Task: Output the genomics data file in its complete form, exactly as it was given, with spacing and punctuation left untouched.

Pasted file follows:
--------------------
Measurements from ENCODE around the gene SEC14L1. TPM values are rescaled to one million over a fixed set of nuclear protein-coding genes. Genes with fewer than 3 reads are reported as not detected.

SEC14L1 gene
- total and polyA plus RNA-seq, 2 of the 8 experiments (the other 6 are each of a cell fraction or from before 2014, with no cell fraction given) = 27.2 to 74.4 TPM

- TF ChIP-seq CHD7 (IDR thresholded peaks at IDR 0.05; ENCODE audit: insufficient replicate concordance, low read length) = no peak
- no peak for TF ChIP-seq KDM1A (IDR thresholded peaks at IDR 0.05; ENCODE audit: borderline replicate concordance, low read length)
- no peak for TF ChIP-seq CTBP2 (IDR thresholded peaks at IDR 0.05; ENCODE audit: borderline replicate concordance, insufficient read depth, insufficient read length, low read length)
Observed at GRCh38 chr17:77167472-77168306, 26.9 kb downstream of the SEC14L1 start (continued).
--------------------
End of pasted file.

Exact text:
Measurements from ENCODE around the gene SEC14L1. TPM values are rescaled to one million over a fixed set of nuclear protein-coding genes. Genes with fewer than 3 reads are reported as not detected.

SEC14L1 gene
- total and polyA plus RNA-seq, 2 of the 8 experiments (the other 6 are each of a cell fraction or from before 2014, with no cell fraction given) = 27.2 to 74.4 TPM

- TF ChIP-seq CHD7 (IDR thresholded peaks at IDR 0.05; ENCODE audit: insufficient replicate concordance, low read length) = no peak
- no peak for TF ChIP-seq KDM1A (IDR thresholded peaks at IDR 0.05; ENCODE audit: borderline replicate concordance, low read length)
- no peak for TF ChIP-seq CTBP2 (IDR thresholded peaks at IDR 0.05; ENCODE audit: borderline replicate concordance, insufficient read depth, insufficient read length, low read length)
Observed at GRCh38 chr17:77167472-77168306, 26.9 kb downstream of the SEC14L1 start (continued).